Linear span of given vectors expresses a plane in $\mathbb R^3$?

Given vectors $$(1, 3, 5), (-2 , -6, -10)$$ and $$(2, 6 , 10)$$ determine whether the linear span of the above is a plane in $$\mathbb R^3$$.

The vectors are linearly dependent nd hence do not form a basis and it is known that the set of linearly dependent vectors in $$R^2$$ are collinear.

So based on the above can it be said that linearly dependent vectors in $$R^3$$ will form a plane.

• You are right. The span a plane. – Kavi Rama Murthy Apr 18 at 7:42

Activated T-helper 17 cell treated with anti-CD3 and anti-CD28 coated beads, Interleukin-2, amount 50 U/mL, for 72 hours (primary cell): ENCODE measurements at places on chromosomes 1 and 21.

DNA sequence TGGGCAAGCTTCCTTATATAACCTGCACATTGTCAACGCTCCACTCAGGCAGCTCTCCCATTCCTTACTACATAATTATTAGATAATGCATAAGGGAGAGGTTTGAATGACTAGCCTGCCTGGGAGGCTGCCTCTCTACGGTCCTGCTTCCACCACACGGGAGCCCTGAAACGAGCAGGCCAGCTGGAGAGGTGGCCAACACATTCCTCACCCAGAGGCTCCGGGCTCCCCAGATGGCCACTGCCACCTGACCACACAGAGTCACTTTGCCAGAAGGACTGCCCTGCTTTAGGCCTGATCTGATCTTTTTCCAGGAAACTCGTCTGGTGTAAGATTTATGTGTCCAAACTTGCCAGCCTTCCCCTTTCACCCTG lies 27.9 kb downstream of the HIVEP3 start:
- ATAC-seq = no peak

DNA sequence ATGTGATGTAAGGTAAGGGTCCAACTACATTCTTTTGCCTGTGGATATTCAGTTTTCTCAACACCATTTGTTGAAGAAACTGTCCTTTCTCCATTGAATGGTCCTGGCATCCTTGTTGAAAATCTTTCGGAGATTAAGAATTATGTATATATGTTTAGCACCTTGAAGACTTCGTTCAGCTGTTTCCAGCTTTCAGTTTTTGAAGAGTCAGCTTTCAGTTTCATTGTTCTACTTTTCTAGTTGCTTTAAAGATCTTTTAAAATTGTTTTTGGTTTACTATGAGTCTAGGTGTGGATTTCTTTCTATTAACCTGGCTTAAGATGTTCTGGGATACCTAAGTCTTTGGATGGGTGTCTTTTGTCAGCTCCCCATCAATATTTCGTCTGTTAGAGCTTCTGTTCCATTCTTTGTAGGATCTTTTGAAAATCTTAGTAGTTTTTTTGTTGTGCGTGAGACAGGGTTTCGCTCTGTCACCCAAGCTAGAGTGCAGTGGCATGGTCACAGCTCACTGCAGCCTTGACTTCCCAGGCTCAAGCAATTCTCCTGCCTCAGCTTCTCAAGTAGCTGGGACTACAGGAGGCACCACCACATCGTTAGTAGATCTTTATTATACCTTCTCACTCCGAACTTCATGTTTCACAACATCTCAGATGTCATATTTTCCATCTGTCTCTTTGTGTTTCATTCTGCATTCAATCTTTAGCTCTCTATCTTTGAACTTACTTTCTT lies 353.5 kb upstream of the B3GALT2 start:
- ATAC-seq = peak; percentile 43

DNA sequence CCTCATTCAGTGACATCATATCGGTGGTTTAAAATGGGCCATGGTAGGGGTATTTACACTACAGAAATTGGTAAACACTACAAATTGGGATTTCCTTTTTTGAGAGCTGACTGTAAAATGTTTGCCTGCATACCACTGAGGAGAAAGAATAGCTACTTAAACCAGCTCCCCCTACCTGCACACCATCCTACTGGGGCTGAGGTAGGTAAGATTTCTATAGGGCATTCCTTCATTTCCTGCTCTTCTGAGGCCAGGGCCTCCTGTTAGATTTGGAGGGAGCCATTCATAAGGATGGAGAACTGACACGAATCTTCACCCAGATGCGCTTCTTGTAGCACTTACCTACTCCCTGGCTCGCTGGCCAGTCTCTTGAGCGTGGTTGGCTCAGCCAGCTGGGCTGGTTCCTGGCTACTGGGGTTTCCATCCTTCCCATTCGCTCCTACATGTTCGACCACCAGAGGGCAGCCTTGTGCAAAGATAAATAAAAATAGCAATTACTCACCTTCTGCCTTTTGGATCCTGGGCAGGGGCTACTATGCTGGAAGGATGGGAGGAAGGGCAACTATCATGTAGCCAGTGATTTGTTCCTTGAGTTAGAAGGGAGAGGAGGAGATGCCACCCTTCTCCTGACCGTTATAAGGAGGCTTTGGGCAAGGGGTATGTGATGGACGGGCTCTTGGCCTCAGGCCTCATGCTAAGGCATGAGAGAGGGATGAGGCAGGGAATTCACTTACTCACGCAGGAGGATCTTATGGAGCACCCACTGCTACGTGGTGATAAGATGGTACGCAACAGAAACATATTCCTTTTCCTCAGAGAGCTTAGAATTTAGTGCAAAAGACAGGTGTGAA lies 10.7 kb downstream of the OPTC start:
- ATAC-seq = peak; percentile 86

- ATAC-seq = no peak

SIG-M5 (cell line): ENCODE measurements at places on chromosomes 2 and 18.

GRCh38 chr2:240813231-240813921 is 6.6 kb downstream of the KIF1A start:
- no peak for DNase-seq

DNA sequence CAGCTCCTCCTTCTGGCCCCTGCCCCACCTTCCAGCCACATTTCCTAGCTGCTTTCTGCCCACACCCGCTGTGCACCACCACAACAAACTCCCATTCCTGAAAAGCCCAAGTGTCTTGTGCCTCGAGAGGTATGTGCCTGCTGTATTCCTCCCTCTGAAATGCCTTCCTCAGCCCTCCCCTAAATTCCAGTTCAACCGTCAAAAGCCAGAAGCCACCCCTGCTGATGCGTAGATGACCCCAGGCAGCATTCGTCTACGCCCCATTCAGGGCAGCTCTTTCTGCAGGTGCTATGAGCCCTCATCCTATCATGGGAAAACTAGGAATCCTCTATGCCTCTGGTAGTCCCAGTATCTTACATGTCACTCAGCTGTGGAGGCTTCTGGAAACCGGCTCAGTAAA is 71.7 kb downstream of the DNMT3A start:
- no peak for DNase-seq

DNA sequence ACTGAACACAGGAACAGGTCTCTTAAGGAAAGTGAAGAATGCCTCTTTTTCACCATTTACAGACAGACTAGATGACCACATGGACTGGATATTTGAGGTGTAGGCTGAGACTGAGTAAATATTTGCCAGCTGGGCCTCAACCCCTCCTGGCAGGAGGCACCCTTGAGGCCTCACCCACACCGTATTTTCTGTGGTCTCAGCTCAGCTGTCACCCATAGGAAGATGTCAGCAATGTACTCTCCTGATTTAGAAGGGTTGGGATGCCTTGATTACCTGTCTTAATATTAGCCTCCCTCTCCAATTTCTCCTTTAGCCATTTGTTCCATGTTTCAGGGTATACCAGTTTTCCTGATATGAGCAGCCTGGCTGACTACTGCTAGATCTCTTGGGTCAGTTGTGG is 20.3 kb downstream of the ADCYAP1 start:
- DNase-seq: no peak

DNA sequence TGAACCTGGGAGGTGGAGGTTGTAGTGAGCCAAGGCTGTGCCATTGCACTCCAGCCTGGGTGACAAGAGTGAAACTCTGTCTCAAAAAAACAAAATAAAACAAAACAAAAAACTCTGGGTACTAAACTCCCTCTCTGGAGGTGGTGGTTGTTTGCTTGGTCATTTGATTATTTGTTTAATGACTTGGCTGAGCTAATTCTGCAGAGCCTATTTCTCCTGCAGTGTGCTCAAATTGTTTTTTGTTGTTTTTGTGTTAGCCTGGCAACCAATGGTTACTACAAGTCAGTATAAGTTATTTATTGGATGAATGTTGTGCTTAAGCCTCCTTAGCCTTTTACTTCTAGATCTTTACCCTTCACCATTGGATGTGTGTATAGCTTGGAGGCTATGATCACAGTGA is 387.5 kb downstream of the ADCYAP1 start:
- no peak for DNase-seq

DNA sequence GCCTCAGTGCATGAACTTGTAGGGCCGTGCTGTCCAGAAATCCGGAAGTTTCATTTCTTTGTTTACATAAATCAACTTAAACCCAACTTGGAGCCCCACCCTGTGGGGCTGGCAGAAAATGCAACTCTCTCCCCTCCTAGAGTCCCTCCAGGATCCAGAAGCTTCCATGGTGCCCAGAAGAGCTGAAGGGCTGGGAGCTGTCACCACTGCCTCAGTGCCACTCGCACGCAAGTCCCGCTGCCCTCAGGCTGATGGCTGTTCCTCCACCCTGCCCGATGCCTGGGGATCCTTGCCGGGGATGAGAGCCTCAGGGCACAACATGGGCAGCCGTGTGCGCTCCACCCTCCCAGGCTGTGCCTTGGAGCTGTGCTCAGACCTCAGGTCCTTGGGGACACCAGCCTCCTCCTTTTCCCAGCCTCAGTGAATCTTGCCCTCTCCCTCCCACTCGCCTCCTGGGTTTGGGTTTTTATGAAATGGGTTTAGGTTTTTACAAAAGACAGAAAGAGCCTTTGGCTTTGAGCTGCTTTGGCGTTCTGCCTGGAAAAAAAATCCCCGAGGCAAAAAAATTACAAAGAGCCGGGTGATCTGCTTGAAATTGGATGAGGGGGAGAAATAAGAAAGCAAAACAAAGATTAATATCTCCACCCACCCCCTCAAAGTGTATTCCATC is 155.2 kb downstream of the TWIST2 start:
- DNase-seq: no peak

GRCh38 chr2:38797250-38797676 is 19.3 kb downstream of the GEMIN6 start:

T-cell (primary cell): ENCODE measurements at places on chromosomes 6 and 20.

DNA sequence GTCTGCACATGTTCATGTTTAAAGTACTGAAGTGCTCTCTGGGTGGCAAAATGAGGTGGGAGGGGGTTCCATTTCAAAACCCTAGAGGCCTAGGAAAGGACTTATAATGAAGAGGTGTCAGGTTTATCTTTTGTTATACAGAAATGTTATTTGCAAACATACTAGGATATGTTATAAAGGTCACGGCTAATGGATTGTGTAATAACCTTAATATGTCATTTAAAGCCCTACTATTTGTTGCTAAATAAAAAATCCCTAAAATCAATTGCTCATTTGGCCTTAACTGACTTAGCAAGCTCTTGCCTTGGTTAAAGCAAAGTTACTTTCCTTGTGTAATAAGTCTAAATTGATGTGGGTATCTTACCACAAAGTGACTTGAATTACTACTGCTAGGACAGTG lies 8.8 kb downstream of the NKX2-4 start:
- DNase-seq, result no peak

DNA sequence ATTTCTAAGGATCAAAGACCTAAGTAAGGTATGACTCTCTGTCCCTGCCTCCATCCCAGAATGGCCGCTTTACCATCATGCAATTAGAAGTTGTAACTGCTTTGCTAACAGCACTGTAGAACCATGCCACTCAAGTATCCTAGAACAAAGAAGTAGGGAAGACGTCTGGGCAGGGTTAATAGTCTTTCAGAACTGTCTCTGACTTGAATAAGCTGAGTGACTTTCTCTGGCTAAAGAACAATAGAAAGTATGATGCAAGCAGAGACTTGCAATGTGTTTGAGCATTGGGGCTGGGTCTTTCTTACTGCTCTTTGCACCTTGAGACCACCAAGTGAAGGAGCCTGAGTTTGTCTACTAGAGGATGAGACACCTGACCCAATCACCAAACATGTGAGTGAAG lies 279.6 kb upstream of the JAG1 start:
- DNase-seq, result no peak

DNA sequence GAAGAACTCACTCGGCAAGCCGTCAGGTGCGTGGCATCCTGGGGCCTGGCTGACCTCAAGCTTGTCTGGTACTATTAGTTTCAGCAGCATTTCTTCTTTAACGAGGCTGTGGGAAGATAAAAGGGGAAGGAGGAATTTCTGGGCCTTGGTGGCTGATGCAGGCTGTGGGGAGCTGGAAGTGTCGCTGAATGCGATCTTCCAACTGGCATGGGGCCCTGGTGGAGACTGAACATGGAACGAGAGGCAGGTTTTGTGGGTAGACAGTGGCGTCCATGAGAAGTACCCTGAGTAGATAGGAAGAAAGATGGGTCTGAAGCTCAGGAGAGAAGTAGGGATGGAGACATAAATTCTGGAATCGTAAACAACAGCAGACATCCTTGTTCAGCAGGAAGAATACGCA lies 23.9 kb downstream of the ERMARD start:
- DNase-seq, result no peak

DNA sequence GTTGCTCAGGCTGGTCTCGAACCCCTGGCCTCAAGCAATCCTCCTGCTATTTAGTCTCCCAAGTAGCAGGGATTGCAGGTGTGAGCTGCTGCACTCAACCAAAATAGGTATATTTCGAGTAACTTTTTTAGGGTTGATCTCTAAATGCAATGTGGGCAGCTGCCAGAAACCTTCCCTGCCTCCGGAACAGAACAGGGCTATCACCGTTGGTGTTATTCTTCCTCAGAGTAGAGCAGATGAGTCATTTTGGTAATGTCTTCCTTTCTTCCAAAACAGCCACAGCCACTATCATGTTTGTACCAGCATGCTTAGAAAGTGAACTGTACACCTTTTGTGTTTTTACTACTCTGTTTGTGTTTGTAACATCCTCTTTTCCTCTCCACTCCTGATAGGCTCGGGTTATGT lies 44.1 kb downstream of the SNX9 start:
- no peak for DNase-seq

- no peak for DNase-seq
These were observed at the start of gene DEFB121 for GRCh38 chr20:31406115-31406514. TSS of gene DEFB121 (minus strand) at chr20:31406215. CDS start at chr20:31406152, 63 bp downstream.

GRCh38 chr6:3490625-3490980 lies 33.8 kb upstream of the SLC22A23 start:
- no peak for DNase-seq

• Thanks for the confirmation – tendo Apr 18 at 7:49
• Your final sentence is incorrect. For example, the vectors $(1,0,0)$, $(2,0,0)$ and $(3,0,0)$ are linearly dependent, but their span is a line, not a plane. You need another condition to ensure that the span is a plane. – amd Apr 18 at 18:18
• @amd But these vectors would only cover one dimension i.e. x axis? – tendo Apr 18 at 18:40
• Exactly. It can’t be said that linearly-dependent vectors in $\mathbb R^3$ will form a plane, contrary to your last sentence. They might, but you need other conditions besides linear dependence. – amd Apr 18 at 18:47

Your intuition is correct. It can be more rigorously stated, considering that the equation of a plane in $$\mathbb R^3$$ is :
$$Ax + By + Cz = 0$$